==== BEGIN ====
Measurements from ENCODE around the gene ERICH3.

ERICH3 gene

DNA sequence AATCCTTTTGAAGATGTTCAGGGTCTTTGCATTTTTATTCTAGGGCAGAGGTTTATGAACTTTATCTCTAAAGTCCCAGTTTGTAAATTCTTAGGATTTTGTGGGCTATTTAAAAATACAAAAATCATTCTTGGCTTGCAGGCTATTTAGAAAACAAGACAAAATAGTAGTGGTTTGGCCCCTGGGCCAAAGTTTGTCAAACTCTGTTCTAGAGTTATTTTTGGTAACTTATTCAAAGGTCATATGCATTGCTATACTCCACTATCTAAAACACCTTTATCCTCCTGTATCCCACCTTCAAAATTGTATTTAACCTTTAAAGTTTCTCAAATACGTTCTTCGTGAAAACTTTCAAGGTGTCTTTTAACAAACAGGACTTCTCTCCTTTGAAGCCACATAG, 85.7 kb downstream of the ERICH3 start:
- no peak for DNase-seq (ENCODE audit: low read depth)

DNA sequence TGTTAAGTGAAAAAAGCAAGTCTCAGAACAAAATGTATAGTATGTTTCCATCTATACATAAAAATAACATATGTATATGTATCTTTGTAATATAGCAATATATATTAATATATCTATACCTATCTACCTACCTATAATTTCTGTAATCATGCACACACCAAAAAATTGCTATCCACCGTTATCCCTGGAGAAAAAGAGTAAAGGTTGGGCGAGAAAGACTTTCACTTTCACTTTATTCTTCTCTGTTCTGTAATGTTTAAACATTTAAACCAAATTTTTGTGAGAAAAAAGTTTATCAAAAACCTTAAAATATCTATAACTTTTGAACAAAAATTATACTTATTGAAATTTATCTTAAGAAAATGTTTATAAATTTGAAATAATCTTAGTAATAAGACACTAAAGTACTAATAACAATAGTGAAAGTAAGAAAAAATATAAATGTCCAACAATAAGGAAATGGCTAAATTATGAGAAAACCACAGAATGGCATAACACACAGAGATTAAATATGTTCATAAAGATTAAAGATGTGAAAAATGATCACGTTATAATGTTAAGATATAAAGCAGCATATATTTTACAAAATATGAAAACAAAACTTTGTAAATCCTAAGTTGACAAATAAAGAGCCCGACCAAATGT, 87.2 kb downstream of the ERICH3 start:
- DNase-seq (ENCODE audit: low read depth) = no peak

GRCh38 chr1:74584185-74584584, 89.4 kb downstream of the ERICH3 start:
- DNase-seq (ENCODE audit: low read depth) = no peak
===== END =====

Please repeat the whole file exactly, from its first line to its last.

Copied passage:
Measurements from ENCODE around the gene ERICH3.

ERICH3 gene

DNA sequence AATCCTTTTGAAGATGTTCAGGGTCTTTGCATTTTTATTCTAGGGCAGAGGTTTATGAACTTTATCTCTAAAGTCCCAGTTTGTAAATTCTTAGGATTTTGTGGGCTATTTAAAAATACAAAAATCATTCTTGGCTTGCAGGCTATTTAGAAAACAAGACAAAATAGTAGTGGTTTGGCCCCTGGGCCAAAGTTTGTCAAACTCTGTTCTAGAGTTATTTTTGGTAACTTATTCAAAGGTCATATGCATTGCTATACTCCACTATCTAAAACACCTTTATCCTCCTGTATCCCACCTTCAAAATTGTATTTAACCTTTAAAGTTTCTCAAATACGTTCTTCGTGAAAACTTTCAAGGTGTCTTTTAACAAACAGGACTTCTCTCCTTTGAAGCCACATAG, 85.7 kb downstream of the ERICH3 start:
- no peak for DNase-seq (ENCODE audit: low read depth)

DNA sequence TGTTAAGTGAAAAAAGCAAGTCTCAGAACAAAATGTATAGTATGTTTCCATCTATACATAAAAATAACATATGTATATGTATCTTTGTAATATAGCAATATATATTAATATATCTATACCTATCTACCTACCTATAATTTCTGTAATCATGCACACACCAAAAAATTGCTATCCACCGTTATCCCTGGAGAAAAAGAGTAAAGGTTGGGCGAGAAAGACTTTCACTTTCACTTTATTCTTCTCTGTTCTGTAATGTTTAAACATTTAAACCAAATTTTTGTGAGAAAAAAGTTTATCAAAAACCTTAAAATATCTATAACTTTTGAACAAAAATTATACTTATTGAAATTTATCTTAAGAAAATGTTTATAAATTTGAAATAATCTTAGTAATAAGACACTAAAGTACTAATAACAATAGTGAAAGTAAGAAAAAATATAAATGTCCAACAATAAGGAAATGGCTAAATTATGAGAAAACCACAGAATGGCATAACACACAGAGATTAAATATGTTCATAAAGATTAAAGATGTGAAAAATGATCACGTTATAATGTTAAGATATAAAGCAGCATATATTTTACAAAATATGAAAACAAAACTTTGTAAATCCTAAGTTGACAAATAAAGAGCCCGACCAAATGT, 87.2 kb downstream of the ERICH3 start:
- DNase-seq (ENCODE audit: low read depth) = no peak

GRCh38 chr1:74584185-74584584, 89.4 kb downstream of the ERICH3 start:
- DNase-seq (ENCODE audit: low read depth) = no peak